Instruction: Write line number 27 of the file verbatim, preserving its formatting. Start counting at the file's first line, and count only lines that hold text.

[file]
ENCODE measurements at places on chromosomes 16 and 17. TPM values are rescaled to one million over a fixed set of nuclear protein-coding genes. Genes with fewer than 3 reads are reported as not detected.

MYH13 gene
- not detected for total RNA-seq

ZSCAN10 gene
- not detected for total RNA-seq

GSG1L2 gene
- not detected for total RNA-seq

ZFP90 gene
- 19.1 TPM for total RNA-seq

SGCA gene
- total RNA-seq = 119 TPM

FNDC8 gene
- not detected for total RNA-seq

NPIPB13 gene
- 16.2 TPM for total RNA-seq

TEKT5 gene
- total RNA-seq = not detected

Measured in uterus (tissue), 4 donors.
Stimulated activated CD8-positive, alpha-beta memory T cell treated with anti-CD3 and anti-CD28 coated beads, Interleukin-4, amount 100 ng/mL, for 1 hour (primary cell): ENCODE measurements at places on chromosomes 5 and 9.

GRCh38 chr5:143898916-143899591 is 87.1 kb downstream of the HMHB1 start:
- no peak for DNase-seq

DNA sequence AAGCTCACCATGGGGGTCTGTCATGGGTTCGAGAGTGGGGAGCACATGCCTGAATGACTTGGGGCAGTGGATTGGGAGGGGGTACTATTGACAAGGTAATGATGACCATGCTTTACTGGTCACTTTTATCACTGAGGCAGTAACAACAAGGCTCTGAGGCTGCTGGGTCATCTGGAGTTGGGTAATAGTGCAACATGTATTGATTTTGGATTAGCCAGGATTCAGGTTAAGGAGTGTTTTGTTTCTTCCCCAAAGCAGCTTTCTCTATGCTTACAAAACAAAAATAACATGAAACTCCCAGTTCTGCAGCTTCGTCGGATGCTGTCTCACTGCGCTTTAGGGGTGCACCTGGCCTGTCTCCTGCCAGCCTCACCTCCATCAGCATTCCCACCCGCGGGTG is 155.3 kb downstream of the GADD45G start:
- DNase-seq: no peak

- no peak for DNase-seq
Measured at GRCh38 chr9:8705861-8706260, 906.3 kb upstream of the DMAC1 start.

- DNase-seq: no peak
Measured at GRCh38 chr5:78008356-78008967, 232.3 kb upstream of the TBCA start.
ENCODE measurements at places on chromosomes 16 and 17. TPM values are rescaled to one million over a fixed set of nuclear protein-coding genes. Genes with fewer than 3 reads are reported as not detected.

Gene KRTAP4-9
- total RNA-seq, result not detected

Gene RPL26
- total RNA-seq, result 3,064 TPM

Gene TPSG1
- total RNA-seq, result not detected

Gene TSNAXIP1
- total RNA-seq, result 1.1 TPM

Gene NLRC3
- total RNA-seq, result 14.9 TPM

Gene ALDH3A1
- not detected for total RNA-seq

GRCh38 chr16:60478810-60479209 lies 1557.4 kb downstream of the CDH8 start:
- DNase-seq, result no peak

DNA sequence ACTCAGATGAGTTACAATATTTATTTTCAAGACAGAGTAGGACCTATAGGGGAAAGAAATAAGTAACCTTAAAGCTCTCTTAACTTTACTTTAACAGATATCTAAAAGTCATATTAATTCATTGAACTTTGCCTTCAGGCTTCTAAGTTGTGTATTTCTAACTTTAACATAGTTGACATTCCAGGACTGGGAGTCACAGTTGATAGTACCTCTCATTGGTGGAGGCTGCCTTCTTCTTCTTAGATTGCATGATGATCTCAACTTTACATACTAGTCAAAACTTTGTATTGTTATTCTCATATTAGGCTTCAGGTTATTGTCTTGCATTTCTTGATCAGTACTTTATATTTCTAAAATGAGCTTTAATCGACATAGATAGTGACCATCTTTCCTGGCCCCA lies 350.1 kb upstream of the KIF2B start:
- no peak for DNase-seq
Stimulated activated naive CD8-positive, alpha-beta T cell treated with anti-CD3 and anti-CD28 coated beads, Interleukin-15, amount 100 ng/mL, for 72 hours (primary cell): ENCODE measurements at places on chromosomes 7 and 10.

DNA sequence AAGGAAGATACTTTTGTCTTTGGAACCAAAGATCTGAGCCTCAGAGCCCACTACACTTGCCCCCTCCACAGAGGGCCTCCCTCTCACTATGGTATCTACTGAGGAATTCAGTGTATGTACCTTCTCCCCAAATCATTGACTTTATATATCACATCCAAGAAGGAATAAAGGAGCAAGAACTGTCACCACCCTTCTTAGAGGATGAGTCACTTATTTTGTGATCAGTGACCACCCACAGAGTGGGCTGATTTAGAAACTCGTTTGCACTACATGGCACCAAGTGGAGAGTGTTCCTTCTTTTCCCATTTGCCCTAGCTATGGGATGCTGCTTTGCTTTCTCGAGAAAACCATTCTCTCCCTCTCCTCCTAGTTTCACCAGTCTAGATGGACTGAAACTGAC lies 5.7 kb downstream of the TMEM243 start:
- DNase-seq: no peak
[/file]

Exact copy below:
Measured at GRCh38 chr5:78008356-78008967, 232.3 kb upstream of the TBCA start.